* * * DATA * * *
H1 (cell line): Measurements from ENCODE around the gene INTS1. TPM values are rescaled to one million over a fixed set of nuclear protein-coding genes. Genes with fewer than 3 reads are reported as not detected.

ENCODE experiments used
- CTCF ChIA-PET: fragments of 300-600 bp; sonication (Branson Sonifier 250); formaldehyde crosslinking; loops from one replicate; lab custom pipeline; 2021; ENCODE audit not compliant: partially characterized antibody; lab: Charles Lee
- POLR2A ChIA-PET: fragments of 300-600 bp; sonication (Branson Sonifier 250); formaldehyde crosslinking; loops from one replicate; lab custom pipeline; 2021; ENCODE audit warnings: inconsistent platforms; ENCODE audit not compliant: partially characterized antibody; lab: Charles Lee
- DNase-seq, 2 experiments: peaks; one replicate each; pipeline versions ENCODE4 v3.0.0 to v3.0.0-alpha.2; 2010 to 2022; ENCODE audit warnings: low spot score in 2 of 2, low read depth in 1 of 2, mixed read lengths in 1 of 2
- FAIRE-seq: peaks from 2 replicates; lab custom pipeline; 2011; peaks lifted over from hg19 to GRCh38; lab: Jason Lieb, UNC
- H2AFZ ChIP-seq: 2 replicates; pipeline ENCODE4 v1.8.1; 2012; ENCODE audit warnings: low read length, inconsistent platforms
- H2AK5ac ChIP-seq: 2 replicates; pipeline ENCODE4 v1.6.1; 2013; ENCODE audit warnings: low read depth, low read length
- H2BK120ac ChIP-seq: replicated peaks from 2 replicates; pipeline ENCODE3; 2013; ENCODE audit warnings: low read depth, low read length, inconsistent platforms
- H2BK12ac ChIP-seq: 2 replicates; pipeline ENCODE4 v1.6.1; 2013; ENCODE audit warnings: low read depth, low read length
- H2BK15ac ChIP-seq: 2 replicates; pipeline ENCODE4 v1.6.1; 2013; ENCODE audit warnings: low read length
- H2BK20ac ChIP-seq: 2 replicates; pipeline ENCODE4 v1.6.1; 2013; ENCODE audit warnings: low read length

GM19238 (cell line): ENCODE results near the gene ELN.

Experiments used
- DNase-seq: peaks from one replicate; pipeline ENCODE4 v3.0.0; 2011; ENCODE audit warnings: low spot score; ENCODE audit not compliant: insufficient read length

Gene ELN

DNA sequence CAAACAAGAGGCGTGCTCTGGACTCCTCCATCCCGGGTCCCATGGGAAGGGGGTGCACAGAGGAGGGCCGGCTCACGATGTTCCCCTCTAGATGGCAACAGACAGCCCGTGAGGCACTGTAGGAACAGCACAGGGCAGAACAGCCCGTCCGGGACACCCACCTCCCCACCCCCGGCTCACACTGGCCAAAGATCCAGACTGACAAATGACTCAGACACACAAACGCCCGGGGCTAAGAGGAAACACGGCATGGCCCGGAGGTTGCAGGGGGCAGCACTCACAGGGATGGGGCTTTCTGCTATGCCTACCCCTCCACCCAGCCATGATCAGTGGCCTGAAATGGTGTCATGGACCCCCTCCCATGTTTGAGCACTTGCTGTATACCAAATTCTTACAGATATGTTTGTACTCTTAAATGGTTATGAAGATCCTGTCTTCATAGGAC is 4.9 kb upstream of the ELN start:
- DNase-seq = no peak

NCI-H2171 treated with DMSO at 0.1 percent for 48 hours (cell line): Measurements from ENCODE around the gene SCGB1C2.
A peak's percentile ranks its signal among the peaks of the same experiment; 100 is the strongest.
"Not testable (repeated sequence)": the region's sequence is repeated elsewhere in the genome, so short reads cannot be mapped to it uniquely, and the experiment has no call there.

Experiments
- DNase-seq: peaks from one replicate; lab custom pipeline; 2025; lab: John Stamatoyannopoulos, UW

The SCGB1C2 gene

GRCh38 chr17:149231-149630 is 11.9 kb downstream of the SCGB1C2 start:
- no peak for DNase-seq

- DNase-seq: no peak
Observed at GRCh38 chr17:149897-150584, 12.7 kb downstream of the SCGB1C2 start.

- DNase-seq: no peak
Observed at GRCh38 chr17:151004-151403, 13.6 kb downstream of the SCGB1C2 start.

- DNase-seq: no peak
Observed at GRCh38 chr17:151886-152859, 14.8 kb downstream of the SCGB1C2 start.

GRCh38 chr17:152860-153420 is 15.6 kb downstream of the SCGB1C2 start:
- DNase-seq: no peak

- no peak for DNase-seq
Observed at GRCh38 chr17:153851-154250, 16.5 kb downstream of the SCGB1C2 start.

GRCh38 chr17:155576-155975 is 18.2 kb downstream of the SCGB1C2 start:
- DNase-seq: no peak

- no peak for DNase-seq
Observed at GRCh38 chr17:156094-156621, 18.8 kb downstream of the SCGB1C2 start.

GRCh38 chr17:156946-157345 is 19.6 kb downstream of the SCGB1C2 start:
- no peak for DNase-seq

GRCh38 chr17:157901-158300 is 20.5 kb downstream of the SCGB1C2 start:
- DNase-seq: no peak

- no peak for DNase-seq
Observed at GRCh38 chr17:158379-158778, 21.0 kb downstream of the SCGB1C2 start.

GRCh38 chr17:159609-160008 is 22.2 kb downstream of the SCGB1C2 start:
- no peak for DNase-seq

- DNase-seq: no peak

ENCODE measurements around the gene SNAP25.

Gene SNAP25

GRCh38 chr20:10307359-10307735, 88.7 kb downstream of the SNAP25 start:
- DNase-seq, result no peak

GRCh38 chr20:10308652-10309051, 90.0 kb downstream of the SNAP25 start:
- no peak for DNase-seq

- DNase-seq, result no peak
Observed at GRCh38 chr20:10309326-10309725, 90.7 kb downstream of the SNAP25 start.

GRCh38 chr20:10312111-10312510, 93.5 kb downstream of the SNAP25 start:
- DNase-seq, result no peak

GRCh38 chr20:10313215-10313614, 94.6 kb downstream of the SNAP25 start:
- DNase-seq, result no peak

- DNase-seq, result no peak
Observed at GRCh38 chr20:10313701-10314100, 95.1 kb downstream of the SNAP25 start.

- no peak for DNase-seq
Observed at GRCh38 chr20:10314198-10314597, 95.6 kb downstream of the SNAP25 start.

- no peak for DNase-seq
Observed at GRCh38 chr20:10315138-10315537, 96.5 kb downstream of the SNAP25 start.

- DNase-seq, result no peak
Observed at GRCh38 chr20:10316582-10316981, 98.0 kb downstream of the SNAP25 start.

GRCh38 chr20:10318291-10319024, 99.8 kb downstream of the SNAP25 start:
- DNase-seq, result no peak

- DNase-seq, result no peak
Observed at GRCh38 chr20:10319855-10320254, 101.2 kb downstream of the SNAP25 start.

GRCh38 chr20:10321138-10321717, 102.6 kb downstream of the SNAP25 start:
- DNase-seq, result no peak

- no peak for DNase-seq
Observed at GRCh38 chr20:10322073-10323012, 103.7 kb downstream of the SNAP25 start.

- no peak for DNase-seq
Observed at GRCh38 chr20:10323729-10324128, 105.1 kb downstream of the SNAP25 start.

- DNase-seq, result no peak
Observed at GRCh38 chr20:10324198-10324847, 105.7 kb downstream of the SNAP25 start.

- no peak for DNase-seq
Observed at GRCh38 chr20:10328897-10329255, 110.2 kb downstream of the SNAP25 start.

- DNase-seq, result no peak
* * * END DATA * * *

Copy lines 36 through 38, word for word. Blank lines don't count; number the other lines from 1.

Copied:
Observed at GRCh38 chr17:153851-154250, 16.5 kb downstream of the SCGB1C2 start.

GRCh38 chr17:155576-155975 is 18.2 kb downstream of the SCGB1C2 start:
- DNase-seq: no peak